First thing's first: the 1998 cult-movie is not a perfect work of cinema. Not by a long shot. But, all the same, Practical Magic is hands down the one thing to watch before it leaves Netflix in December, if only for the sheer heart and warmth of the movie. It's worth conceding that the 20 percent Rotten Tomatoes rating Practical Magic got wasn't just one weird mass bad mood on the part of critics (though Vulture does report that the witch consultant hired on Practical Magic may have cursed the comedy, so there's probably that to consider, too). But everything that makes Practical Magic a mess is what makes it a classic that shouldn't be missed.
The film is a little all over the place in terms of plot. Mainly because it wants to have all the genres: there's a love story (between Sandra Bullock's character Sally and Investigator Gary Hallet); there's a noir element in Nicole Kidman's character Gillian's dealings with her abusive boyfriend Jimmy; and every 10 minutes it feels like a new plot consideration comes into play, like the backstory of the Owens family history or how the witch family fits into their community.
Still, push all of this aside, because the Kidman-Bullock chemistry is so damn real that you'll find yourself googling things like "Are Nicole Kidman and Sandra Bullock friends?" or, after your third watch, "Are Nicole Kidman and Sandra Bullock sisters?" That is some convincing acting.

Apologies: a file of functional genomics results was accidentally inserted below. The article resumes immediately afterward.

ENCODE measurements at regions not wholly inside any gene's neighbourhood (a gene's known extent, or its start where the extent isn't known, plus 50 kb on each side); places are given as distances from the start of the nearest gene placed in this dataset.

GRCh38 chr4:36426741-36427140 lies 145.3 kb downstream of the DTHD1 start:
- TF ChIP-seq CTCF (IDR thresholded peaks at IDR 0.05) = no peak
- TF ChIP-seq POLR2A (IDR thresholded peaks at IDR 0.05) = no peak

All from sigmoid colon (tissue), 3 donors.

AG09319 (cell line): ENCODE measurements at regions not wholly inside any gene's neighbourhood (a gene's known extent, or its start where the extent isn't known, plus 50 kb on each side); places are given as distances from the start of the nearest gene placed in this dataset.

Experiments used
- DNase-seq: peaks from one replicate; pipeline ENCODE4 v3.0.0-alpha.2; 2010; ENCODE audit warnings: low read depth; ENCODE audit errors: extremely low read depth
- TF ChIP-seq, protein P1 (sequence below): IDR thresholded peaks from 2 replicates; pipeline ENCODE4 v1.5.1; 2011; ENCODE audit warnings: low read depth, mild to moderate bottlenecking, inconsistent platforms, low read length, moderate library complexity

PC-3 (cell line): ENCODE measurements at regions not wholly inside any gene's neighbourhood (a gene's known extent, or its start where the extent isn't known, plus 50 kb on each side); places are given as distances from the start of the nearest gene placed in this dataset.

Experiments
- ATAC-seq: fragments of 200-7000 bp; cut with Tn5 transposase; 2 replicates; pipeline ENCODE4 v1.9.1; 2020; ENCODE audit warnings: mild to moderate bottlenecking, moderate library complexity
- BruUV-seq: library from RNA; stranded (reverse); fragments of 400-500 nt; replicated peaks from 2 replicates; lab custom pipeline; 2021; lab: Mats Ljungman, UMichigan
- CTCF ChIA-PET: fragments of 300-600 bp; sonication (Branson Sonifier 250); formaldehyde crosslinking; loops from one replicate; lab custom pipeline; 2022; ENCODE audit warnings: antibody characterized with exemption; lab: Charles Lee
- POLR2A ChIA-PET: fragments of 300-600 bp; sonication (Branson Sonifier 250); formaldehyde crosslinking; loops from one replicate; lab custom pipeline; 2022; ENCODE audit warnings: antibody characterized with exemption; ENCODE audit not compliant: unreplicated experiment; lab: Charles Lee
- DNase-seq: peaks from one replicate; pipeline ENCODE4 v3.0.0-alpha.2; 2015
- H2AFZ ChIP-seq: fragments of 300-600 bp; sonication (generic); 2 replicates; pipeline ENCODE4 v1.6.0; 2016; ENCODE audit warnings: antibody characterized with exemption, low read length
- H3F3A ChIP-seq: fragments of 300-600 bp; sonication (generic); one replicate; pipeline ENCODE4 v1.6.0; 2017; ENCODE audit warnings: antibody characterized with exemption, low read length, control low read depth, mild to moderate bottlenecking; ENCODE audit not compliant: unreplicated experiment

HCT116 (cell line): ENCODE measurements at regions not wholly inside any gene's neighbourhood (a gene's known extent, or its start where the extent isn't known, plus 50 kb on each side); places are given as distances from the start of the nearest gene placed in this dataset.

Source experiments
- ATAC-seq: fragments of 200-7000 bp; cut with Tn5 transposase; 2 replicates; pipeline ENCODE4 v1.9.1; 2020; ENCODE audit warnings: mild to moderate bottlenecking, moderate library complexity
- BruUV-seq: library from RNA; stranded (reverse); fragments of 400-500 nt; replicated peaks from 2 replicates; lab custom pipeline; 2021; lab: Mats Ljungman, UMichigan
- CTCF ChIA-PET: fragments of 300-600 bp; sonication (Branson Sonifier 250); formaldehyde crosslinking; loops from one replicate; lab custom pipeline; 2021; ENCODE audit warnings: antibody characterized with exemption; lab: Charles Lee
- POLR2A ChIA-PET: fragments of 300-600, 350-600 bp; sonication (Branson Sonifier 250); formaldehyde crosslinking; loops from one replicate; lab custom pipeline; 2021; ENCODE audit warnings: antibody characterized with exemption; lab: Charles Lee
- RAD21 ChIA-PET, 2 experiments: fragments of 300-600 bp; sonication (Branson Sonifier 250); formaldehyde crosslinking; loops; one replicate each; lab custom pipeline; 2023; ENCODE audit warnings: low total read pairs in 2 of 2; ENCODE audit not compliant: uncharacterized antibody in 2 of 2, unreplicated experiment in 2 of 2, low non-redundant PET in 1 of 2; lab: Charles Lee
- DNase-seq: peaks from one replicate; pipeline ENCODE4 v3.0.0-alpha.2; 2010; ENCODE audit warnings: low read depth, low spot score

You see, the true magic of this film isn't the Owens sisters' useful everyday supernatural activities (think, lighting candles with your freakin' mouth or letting your spoon continue to stir your coffee as you chat with a customer, or putting your sister's name at the top of the phone tree when all the other school moms are mean to her). The true magic of the film is also not that damn curse that keeps sending men who fall for an Owens woman to an early grave. Nope. The magic is, of course, sisterhood. What else would it be about in a comedy boasting a soundtrack with all the female music greats, Faith Hill and Stevie Nicks and Joni Mitchell?
Much like other '90s entertainment faves focused on sisterhood — Sister Sister, Sweet Valley High, The Powerpuff Girls — the film is beautiful and eloquent about how two very different sisters are stronger together. Yes, Gillian's an out-there party girl and Sally just wants to keep a low profile and raise her kids. But they both complement each other, with the redhead giving her sister that little shove she needs to integrate better into the town.
Since we're hurtling towards the festive season at the speed of light and the chances are high that you might be spending some time with siblings, this is a good movie to remind yourself that, although family might drive you nuts, if you're lucky, you can also learn something from them. The moments in the film where Gillian wakes Sally up by climbing into her bed have a powerful intimacy that feels far more #goals than the incredible '90s fashion (Bullock's loose up dos, maxi skirts; Kidman's spaghetti strap vests) or the brunette Owens sister's burgeoning relationship with Gary.
OK, this film can be a little spotty in places, but, if you're up for watching two of the most iconic actors of the '90s drink midnight margaritas and wreak chaos together while making a case for sisterhood as the most lasting love of all, there's only one Netflix film you need to watch this month. No, it's not Halloween anymore, but there should still be space in your heart for another witch movie when the film also happens to be devastatingly warm about true magic: what happens when two sisters reunite.